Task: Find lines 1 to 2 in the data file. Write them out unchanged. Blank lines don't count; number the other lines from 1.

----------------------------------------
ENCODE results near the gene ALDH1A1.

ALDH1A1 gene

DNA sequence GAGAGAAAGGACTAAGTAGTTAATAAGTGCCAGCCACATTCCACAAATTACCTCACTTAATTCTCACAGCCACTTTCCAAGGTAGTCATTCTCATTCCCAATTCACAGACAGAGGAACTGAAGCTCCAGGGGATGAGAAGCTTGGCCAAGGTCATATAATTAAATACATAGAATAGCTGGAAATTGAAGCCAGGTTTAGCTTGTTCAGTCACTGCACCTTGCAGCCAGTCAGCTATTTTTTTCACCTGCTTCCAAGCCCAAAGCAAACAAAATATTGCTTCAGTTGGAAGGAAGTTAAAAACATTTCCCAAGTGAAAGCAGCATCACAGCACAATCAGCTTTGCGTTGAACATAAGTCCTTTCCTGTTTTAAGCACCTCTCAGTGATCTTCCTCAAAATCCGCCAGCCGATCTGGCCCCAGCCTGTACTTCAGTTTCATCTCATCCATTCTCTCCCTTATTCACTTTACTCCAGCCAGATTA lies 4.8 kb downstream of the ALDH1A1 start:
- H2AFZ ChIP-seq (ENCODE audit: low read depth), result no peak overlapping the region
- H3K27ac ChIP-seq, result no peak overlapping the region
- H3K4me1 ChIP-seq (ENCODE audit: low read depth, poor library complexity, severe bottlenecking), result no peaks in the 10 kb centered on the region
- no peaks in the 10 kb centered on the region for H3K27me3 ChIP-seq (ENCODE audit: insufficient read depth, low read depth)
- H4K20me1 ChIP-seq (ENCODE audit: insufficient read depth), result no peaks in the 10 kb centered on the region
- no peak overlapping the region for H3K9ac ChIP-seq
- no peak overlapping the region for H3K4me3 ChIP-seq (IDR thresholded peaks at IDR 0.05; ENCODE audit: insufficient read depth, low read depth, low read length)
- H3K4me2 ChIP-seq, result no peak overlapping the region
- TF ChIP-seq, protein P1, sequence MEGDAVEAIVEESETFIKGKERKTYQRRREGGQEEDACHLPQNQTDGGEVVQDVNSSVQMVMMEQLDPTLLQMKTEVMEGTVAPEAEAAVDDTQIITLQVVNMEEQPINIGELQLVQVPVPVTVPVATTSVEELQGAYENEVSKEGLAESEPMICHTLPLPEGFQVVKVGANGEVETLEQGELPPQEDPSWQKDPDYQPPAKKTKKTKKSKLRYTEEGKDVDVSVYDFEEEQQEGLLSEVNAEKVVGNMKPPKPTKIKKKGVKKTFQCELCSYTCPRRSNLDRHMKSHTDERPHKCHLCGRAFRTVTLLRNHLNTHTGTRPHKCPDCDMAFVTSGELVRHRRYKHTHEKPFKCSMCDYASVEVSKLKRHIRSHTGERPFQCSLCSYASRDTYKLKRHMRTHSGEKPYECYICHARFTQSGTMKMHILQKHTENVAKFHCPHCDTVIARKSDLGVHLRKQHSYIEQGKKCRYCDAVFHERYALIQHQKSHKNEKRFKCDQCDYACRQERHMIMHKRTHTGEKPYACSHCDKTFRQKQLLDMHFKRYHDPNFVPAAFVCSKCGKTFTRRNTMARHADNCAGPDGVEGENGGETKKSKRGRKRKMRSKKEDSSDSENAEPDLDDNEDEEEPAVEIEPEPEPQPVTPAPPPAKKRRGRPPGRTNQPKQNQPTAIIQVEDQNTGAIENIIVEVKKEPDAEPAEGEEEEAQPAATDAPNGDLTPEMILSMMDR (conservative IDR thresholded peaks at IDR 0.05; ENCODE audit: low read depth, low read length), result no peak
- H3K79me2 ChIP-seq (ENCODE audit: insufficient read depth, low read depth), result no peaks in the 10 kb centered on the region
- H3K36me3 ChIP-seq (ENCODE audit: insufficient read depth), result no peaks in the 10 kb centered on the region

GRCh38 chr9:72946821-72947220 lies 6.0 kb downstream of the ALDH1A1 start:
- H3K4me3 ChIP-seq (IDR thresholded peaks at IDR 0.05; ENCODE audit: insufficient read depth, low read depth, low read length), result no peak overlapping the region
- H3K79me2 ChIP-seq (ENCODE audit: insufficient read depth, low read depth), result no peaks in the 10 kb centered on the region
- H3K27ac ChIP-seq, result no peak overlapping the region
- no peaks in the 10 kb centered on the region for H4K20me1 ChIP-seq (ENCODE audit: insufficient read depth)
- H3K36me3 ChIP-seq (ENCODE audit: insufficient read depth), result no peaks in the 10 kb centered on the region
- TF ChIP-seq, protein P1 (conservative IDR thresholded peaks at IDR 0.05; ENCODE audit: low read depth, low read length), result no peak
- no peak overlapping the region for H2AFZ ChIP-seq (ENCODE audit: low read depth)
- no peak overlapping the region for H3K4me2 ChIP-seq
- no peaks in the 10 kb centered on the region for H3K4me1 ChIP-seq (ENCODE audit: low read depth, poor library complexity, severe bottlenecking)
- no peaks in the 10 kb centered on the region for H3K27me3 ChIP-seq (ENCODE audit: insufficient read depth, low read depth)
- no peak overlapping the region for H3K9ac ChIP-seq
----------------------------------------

ENCODE results near the gene ALDH1A1.

ALDH1A1 gene